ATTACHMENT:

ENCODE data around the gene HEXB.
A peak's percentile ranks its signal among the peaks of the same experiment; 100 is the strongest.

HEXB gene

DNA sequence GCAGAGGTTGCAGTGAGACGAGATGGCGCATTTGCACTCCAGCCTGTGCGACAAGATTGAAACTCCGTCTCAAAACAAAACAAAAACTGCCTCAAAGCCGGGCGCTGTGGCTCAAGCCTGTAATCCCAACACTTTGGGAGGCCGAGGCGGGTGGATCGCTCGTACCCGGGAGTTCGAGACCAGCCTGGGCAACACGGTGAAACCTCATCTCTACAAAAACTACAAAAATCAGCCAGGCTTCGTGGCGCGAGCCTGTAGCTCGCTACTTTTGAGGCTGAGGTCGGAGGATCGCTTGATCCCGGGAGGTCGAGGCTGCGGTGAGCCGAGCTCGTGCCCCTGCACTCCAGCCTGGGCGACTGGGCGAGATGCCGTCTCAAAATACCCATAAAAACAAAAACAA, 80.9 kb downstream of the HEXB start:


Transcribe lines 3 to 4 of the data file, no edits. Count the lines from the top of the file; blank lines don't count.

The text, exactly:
HEXB gene

DNA sequence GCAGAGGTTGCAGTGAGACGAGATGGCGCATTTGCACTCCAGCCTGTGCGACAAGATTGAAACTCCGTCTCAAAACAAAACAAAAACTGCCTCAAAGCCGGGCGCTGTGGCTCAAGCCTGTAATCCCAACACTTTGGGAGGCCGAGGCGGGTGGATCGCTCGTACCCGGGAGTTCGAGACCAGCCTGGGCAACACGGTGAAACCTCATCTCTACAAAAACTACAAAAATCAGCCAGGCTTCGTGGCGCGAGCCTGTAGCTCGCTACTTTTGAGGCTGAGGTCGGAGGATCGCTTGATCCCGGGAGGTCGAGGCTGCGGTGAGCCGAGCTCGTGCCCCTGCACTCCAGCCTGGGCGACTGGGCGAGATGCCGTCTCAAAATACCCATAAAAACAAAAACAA, 80.9 kb downstream of the HEXB start: